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Veterans Day Gives Meaning to the Fourth of July

The American Declaration of Independence is one of the most profound documents of western civilization.  Yet its measured case for humankind’s inalienable right to life, liberty and the pursuit of happiness might be as little known as the science of the Aztecs were it not for the feats of arms and sacrifices of America’s first veterans – the few thousand patriots who made-up the Continental Army. 

We here at CHQ have a special admiration for those daring patriots who declared our independence and risked all to establish the first and only nation dedicated to preserving the sovereignty of the individual human spirit. 

Veterans DayFor constitutional conservatives like us, the words of the Framers of the Constitution are so very important because they define the limits on government power.  

But today on Veterans Day, it is important to remember that the patriots who fought our Revolution didn’t fight for the Constitution; they fought for the Declaration of Independence and a unique “pre-Constitution” revolutionary vision of individual liberty. 

When the elected delegates went off to the Continental Congress to represent the people of the 13 colonies, and eventually to sign the Declaration of Independence, everyone in America was a “subject.” However, alive in the hearts of those “subjects” who were delegates to the Continental Congress was a unique vision; a vision of life without kings, where each human being is himself sovereign before God.   

The Declaration of Independence recognizes and claims on behalf of all mankind that the inalienable rights to life, liberty and the pursuit of happiness don’t come from the divine to government, but from the divine to the individual.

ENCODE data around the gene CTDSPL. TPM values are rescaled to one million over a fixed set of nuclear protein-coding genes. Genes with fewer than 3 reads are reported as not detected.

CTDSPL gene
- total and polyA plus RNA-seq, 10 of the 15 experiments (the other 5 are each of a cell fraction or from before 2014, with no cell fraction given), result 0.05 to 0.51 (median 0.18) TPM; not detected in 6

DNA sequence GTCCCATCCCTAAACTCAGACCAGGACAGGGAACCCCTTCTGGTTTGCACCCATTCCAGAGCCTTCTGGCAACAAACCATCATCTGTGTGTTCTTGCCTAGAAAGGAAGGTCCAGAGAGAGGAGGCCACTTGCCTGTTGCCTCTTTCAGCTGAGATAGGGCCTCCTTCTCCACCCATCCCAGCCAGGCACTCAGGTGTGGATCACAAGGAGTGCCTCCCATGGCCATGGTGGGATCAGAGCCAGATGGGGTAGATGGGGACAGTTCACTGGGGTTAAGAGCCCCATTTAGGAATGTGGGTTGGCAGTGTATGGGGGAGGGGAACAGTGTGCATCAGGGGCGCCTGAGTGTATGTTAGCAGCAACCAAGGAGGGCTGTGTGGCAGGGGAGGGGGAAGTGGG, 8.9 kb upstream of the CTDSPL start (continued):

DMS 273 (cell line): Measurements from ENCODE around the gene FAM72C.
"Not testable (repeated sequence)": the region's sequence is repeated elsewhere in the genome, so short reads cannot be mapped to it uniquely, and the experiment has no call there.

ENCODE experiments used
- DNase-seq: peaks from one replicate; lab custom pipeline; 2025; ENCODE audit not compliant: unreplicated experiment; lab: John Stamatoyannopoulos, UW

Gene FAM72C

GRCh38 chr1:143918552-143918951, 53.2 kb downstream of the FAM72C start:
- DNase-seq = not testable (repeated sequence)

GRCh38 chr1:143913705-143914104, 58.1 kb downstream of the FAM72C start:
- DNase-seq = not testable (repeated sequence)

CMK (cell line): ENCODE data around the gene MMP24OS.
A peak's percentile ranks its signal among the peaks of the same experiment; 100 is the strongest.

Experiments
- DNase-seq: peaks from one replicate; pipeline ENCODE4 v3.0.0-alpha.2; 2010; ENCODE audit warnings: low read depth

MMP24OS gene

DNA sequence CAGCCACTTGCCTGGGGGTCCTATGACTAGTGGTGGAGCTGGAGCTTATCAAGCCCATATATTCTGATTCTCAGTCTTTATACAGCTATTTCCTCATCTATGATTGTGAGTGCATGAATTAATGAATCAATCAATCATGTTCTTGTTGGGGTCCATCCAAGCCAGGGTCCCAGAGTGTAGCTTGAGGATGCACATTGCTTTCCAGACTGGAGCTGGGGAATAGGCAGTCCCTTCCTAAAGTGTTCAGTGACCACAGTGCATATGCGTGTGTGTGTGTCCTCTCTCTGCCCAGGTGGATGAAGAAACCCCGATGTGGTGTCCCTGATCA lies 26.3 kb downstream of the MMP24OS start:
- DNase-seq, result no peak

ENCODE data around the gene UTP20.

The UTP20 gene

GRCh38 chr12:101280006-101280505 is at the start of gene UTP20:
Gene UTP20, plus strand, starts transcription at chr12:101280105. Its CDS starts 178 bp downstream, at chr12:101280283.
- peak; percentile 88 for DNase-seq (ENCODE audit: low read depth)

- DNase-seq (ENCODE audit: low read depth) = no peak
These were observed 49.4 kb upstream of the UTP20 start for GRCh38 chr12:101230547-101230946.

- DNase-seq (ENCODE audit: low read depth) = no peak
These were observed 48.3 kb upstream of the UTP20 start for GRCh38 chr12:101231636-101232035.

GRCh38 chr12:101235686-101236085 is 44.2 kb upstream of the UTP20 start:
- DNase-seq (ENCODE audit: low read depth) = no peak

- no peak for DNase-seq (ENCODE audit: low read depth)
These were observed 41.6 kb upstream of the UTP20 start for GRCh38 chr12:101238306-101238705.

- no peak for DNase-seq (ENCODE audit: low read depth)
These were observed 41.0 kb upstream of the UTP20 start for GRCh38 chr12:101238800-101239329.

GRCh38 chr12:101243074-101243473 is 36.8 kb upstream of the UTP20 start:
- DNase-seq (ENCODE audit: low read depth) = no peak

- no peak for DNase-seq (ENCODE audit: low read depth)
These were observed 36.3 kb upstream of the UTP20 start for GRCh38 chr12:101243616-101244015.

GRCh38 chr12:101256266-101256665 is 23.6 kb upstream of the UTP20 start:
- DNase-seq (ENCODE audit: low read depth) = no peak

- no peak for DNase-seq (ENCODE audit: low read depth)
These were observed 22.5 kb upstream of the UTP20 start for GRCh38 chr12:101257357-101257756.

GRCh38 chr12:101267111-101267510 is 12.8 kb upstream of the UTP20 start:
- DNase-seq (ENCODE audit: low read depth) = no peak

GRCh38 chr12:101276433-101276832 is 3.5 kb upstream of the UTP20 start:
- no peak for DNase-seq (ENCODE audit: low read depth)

This patriot vision, found in the Declaration of Independence, articulates our national creed and is the very foundation of American exceptionalism – in it we are truly unique in the annals of time, but its success was not foreordained. 

A mere two months after the Declaration of Independence was ratified, the British Redcoats defeated George Washington's army in the Battle of Long Island and Washington's tiny army would be forced to escape into the night – the first of many times that a small group of men, struggling for their lives, was all that stood between the idea of the sovereign individual and the reality of being a subject. 

This Veterans Day, as a new enemy has arisen whose oppressive ideology of submission is cloaked in religion, it is more important than ever to remember that the preservation of our revolutionary American idea – that the individual is sovereign – is not foreordained.  Its survival hinges, as it always has, on its power to bring forth a new generation of veterans who are willing to lay down their lives to protect it.

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